The last two years have seen their fair share of volatile events, including, amongst others, an ongoing and tragic geopolitical travesty in Russia’s invasion of Ukraine, the fastest central bank policy rate increase in recent memory, China’s protracted zero-COVID-19 policy, a banking crisis which led to the subsequent tightening of lending standards, and to top it all off a tense debt-ceiling drama. For many investors, who were left scarred by last year’s worst annual total return in the bond market’s history, it still feels too early to add back to fixed income assets.
Yet as these bouts of volatility ebbed away, the discussion has turned once again to the debate of a hard landing versus a soft landing, with the latter seemingly getting the upper hand as demonstrated by the latest inflation numbers. Indeed, focusing on the US, Goldman Sachs now predicts only a 20% chance of a recession over the coming year. Consumer sentiment has reached a near two-year high, unemployment has barely ticked up, and economic activity has remained resilient despite the 500 basis points of Federal Reserve Funds target rate rises over the past 18 months.
Whilst inflation has been slow to come down from this cycle’s historic highs, we may very well be seeing a turning point in recent data releases. However, this is still from a very high base and inflation is expected to fall back to levels higher than the pre-COVID-19 pandemic era. This has consequences as central banks look to tackle high inflation with higher policy rates and are keen to do so having been proven wrong during COVID-19 when they stubbornly pushed the “transitory” rhetoric. In theory this should lead to diminished economic activity and slower growth, in turn crimping the credit cycle. So, why hasn’t this been the case yet and should we be adding to risk assets rather than positioning portfolios more defensively?
Firstly, throughout the COVID-19 pandemic, a lot of weaker issuers had been weeded out and those that remained in the weaker cohort, were able (for the most part) to term out their debt, meaning the dreaded ‘maturity wall’ has not been a concern. In addition, corporate fundamentals have improved drastically since the global financial crisis with leverage ratios close to historical lows and interest coverage ratios close to historical highs. Whilst it’s true that we are seeing defaults pick up, they remain some way below the more conservative levels forecast by economic analysts and even the harbingers of doom have been revising their default forecasts down.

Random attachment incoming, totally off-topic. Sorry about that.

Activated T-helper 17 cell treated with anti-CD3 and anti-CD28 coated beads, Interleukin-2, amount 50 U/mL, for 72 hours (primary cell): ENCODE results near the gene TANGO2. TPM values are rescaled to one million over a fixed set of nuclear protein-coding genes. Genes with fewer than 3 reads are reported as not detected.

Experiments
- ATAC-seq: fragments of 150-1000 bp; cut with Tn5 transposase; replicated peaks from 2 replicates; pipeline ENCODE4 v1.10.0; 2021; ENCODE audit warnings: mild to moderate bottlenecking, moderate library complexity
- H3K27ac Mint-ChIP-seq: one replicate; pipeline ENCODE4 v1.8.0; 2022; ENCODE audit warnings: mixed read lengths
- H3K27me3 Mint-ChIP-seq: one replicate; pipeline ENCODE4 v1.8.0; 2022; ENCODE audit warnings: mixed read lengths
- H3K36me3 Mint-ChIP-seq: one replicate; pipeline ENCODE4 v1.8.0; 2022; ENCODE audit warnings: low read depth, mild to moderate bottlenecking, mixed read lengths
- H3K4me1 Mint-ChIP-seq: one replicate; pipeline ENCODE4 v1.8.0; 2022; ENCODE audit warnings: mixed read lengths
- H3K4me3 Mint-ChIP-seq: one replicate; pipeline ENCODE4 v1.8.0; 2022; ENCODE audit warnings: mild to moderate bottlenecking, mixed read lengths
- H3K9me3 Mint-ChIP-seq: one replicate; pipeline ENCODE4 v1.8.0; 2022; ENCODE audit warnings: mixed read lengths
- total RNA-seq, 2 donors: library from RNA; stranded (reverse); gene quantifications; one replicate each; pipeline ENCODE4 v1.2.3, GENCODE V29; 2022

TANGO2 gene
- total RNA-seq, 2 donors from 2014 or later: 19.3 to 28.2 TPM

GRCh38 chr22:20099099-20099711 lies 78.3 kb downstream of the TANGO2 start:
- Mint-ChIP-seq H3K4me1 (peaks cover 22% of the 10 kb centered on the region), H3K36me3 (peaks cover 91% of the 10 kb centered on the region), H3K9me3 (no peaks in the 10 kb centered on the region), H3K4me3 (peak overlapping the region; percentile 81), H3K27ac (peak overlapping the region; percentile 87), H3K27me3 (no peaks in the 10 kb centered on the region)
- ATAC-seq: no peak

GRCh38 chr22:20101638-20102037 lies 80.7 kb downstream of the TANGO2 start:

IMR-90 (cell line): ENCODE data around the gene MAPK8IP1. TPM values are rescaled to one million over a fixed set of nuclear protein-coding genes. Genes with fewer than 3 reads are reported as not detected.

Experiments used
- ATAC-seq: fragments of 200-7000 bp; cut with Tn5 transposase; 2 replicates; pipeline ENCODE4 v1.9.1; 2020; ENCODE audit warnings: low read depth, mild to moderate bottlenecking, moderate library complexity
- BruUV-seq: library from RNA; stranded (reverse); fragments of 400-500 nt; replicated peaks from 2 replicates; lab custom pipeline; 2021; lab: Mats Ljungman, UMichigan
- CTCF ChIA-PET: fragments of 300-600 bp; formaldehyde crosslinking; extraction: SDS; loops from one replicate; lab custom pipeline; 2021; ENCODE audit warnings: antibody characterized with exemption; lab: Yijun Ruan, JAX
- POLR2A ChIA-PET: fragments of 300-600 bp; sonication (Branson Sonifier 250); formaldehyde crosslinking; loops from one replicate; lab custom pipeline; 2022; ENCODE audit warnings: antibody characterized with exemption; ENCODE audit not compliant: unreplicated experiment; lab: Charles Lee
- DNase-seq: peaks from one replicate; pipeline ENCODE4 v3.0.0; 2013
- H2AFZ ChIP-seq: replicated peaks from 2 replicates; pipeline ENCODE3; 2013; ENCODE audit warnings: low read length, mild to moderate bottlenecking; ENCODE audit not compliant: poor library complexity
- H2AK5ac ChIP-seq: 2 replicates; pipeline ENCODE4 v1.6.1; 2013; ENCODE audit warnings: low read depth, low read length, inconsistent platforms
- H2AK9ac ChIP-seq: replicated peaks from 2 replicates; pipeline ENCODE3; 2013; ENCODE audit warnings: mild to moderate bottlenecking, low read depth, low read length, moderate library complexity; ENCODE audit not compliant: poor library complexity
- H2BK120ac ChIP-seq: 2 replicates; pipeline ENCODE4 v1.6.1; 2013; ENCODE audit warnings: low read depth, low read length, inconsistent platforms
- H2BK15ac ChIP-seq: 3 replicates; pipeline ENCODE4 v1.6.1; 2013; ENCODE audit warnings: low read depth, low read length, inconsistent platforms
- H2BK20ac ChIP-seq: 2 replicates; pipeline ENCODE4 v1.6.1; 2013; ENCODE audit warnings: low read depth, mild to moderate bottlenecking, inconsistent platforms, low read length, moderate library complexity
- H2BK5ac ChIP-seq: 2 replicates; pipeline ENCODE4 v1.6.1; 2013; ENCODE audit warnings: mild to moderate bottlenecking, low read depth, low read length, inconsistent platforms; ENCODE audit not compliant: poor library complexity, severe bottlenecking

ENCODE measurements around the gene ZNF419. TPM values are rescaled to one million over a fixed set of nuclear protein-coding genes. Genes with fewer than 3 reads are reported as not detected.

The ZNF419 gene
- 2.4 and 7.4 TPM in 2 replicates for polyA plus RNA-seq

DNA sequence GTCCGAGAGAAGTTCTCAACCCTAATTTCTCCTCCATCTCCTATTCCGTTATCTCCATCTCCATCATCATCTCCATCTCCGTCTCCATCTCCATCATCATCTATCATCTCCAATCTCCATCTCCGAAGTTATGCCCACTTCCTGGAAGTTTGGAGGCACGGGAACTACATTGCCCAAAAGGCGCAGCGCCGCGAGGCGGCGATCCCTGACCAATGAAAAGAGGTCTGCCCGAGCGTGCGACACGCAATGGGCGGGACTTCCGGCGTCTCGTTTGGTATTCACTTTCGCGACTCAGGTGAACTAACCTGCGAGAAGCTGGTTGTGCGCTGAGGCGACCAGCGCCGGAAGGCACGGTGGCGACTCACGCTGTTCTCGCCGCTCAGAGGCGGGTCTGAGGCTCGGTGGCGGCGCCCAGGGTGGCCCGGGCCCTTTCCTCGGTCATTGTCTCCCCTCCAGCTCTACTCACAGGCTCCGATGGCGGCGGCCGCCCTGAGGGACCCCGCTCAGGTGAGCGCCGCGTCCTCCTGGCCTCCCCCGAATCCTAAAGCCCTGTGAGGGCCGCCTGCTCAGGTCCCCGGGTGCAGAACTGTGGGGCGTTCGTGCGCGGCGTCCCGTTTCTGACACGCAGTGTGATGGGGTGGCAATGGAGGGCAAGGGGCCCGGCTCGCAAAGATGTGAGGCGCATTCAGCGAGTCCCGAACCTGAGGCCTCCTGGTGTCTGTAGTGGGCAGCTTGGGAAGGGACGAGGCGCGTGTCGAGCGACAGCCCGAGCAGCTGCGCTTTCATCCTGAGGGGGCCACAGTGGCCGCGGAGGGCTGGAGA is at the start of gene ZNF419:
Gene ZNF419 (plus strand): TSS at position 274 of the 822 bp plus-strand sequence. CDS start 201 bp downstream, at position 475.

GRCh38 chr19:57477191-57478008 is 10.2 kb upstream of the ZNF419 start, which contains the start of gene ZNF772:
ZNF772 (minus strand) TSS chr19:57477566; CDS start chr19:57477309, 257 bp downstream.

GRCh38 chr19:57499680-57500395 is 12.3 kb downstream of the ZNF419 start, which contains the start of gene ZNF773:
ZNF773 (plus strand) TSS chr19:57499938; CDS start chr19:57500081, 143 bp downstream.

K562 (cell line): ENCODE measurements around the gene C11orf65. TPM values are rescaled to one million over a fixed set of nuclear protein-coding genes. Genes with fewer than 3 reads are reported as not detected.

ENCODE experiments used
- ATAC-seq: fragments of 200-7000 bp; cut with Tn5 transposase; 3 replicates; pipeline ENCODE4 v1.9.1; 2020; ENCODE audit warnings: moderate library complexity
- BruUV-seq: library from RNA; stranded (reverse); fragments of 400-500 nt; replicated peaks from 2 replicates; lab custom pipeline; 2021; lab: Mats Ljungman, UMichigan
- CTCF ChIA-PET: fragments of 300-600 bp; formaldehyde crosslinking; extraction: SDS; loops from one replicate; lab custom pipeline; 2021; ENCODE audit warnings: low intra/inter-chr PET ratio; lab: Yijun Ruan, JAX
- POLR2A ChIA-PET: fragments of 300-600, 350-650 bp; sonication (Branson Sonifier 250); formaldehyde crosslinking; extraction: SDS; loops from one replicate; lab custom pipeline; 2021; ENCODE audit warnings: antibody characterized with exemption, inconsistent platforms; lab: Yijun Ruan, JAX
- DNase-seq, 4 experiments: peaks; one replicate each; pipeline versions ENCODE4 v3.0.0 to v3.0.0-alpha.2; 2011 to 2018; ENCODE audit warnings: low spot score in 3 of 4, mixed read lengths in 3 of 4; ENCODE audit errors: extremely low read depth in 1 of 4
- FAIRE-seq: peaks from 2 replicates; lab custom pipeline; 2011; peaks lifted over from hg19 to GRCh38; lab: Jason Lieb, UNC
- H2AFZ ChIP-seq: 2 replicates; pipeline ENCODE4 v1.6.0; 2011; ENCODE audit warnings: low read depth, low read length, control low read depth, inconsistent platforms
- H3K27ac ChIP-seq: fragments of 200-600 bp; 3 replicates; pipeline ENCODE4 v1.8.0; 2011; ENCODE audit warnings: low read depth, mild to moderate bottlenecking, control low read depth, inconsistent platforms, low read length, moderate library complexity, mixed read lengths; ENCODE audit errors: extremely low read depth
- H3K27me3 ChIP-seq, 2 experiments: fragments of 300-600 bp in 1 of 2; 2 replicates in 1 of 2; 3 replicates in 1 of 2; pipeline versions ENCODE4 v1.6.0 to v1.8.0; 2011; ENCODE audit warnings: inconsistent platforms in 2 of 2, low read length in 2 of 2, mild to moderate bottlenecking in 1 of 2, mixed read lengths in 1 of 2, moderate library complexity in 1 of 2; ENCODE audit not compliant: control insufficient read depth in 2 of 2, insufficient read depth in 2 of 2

Secondly, as the lagged effects of such a rapid and significant policy tightening begin to take hold, inflation will naturally start to fall, and central bankers will need to react by pausing rate hikes. Whilst it’s true there are still a few more rate hikes ahead of us, we are certainly closer to peak rates now than we were eighteen months ago. In addition, it is not yet clear how fast and to what degree central banks’ rate rises will pass through to the real economy, but as activity declines, so too will inflation and ultimately interest rates. Furthermore, as earnings releases start disappointing, we can expect investors to flock to safe-haven government bonds. In essence, bond investors can look forward to a significant capital gains boost from the lower interest rates that could follow the anticipated fall in inflation. Whilst we wait for this scenario to play out, it’s hard to argue against locking-in the attractive yield levels we are seeing currently, certainly via short-dated government bonds and to a certain degree corporate credit, but increasingly to longer-dated bonds to benefit from the capital gains element.
This brings me to my final point. Whilst we do expect the credit cycle to turn negative, corporate credit year-to-date has delivered positive total returns, mainly thanks to the high level of income generated. Higher quality investment grade credit has suffered due to its inherent higher interest rate sensitivity compared to lower quality credit, but whilst yields are elevated, spreads don’t seem to be compensating for the risks of an economic slowdown. It is worth noting, however, that corporate credit yields are now above their equity counterparts’ dividend yields. Hence, the case can be made for a risk-managed high yield credit allocation from equities, given the former’s historically lower drawdowns and higher recovery speeds coming out of a recession.
In conclusion, whilst we patiently decipher the latest data releases, there is a strong case for allocating to fixed income in multi-asset portfolios, locking in high levels of income whilst positioning for the potentially significant capital gains element. It would certainly be a shame to miss that boat!